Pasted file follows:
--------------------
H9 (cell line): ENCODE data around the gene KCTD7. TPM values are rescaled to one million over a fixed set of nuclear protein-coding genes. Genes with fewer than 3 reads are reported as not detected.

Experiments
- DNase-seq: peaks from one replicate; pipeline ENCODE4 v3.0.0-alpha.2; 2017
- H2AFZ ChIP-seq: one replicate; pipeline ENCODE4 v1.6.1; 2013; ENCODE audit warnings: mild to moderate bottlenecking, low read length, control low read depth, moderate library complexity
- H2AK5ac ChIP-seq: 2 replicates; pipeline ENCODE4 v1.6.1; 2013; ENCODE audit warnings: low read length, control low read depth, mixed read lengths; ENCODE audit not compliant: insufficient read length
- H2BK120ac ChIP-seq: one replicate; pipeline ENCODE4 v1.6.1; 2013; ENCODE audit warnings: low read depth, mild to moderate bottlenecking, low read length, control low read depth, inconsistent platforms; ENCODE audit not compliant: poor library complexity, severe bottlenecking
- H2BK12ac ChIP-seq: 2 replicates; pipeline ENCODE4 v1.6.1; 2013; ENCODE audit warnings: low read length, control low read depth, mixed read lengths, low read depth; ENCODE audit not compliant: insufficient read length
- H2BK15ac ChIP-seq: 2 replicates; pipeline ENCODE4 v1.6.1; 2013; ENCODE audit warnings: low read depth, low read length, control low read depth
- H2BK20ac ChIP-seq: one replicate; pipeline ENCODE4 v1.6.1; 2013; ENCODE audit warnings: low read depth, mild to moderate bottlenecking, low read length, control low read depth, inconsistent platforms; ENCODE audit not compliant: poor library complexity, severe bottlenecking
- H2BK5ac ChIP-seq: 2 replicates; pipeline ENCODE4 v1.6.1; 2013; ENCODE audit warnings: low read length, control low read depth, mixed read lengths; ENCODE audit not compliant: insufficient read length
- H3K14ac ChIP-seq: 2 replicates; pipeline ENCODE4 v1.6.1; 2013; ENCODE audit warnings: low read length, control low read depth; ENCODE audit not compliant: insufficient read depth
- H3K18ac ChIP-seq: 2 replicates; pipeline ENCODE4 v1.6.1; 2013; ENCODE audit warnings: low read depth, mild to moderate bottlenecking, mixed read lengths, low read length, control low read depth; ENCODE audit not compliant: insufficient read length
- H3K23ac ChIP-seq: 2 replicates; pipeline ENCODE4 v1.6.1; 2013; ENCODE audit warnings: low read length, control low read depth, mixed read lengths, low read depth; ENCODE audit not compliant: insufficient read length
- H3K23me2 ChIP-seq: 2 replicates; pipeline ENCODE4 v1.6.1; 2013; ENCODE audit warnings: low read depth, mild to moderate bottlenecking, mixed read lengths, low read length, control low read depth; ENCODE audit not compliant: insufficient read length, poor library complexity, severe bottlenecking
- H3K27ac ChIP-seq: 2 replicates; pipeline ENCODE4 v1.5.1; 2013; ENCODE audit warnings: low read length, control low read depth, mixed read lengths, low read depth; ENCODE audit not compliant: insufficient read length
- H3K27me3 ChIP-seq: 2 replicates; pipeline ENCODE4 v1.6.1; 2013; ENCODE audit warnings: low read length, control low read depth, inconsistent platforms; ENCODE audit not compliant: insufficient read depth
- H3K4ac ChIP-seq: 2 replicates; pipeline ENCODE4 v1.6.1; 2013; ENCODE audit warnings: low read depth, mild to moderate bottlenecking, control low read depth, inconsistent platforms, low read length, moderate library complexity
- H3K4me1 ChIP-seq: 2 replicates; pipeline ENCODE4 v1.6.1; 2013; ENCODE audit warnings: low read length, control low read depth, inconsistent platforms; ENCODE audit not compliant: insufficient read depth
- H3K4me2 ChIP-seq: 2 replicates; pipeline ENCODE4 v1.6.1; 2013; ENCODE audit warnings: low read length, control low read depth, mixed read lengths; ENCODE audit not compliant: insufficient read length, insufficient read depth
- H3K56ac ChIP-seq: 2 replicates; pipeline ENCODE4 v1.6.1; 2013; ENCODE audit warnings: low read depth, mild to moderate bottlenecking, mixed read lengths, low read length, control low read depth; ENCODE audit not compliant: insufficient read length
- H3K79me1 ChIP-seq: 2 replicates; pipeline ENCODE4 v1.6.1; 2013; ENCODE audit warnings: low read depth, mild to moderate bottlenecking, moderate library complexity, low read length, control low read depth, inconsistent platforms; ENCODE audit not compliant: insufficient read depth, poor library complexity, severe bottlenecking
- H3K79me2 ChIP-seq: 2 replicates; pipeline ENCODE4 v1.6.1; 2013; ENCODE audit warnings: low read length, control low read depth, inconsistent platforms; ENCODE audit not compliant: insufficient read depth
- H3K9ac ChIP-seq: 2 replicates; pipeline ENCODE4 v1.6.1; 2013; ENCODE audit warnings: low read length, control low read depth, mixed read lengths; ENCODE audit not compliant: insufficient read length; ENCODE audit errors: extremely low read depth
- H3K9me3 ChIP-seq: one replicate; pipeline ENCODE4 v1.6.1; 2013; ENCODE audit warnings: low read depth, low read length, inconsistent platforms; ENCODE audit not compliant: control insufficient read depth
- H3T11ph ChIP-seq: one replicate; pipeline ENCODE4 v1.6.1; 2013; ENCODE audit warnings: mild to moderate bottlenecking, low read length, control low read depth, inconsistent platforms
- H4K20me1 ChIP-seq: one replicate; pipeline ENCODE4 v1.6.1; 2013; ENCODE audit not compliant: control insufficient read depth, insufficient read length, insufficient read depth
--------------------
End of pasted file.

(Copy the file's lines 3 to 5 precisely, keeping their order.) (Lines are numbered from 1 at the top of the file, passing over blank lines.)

- DNase-seq: peaks from one replicate; pipeline ENCODE4 v3.0.0-alpha.2; 2017
- H2AFZ ChIP-seq: one replicate; pipeline ENCODE4 v1.6.1; 2013; ENCODE audit warnings: mild to moderate bottlenecking, low read length, control low read depth, moderate library complexity
- H2AK5ac ChIP-seq: 2 replicates; pipeline ENCODE4 v1.6.1; 2013; ENCODE audit warnings: low read length, control low read depth, mixed read lengths; ENCODE audit not compliant: insufficient read length